I am back from my vacation in my home country in Africa , where it was warm and had a government.
On my return to the Community Research and Action Plan, my staff told me that they were “polluted” with MLAs. This amused me, because some of them were Green. But it is no laughing matter. They are on the Board and they wanted to know why I had not organised a great festival for Hallowe’en. This is because they had little else to think about.
I am puzzled. Hallowe’en is steeped in religion. It is All Saints’ Eve, preceding All Saints’ Day. Surely these Christian type fellows who read their Bible for guidance on Gay Rights and marriage know these things? How could Hallowe’en last a week?
Anyhow, being under pressure I did what all CEOs do and I commissioned a report from Pamela, our researcher, who has a doctorate in Peace Building.
Here are extracts from her report :
“Festivals have become an important part of Ulster life. It used to be that only Protestants had festivals, the Twelfth, Black Day, and Apprentice Boys but now such things are common on both sides.
In the first century AD there were many plebeians in Rome. Unable to read or write , they were politically insignificant, like working class Ulster Loyalists. Yet if they became a mob, [such as the UDA did in the 1970s] the Senate feared them. So there had to be a programme to keep them under control [Pax I-IV]
Marxists call it the “dominant ideology” -that the economically disadvantaged classes will accept that it is their fate to remain so. Provided there is bromide.
The programme took a number of forms.
Bribery- now converted to posts on NGAs, doctorates and Gongs from the Palace, exclusively for pro-GFA
Free grain-employment of pro-GFA ex-combatants at public expense and in huge numbers
Free entertainment-in Rome there were chariot races, gladiators, and vast spectacles; performed at the Circus Maximus and the Colosseum
There are many good examples of such programmes springing up in NI.
West Belfast has a festival in the Summer and, perhaps the best of all is the Greater Waterworks Collective, under the management of Pat Herd.
Their new programme , for the Spring, has the following events.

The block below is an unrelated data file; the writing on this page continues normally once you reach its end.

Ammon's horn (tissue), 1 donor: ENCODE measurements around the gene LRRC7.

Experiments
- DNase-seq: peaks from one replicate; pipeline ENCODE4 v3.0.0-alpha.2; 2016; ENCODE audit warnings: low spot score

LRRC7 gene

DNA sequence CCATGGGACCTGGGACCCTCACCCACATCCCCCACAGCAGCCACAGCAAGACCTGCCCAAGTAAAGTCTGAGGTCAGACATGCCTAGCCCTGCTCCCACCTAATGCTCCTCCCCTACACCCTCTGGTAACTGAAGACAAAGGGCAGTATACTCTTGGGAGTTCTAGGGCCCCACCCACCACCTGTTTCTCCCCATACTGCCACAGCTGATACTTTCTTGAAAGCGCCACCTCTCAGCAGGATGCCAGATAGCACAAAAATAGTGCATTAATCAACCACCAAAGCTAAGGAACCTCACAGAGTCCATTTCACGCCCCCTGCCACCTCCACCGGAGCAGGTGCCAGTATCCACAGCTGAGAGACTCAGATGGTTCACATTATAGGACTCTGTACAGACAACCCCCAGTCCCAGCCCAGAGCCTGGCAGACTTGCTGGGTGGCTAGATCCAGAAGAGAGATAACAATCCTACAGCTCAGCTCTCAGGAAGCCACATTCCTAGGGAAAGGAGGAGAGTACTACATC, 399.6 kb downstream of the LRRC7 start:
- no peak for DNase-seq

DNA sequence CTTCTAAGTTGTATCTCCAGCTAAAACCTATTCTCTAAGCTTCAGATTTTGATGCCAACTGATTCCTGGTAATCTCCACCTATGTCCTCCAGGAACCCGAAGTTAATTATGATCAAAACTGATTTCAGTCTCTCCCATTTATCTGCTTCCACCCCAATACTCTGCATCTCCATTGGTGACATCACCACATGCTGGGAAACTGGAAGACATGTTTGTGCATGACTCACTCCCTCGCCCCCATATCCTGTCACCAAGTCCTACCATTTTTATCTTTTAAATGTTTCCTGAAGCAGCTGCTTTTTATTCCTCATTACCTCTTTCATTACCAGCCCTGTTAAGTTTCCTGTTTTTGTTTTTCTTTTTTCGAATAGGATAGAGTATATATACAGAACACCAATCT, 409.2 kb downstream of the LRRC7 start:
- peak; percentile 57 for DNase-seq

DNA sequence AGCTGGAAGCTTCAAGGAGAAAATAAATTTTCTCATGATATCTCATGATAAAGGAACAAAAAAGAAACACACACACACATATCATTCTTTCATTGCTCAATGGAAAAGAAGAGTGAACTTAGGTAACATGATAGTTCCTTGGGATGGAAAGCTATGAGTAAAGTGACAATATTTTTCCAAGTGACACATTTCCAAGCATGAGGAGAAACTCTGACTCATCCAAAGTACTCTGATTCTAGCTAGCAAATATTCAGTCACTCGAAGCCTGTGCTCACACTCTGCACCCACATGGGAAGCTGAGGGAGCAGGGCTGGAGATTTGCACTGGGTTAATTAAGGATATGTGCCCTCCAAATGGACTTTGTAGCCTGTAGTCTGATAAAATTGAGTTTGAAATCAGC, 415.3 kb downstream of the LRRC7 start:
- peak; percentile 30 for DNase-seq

On the lake , they are going to re-enact the Mountjoy, breaking the boom on the Foyle.
In the great park itself there will be the defeat of James by William, brought there by the Scarva Re-enactment Company [ funded by the Lord Bannside Memorial Trust].
There will be a cameo of how thousands of Irishmen died in the Great War. Any talk that they died uselessly will be suppressed. This enactment will be entitled “Dulce et Decorum est”
There will be classes and workshops to accompany the events. How to make an Apprentice Boy’s apron. Sailing ships of the late sixteen hundreds. Williamite needlework. Court etiquette of the William and Mary era. How to plant and care for your Orange lilies. Basic mural painting. How to care for your black beret.
A great parade will of course be the culmination of the festival. It will be led by the local MP [and of course his lady wife] and there will be prizes for the best “Person made in North Belfast” Some suggestions are Ciaran Hinds, May Blood and Alban Maginness.
I suggest that we look at a similar programme for our area”
Pamela is to be commended for her research and enterprise and , next week at our Board meeting I will be proposing that we ask the Council for a grant to research this. Dingle tells me that I should ask for these things “in increments”. “Next” he says, “ask for another grant to construct a programme, then ask for money for the festival itself, it always works”.
So, Dear Friends, my CRAP tasks for the winter are set.
As the power sharing assembly on the Great Hill moves peacefully to a close, I am off to learn how to make a lantern.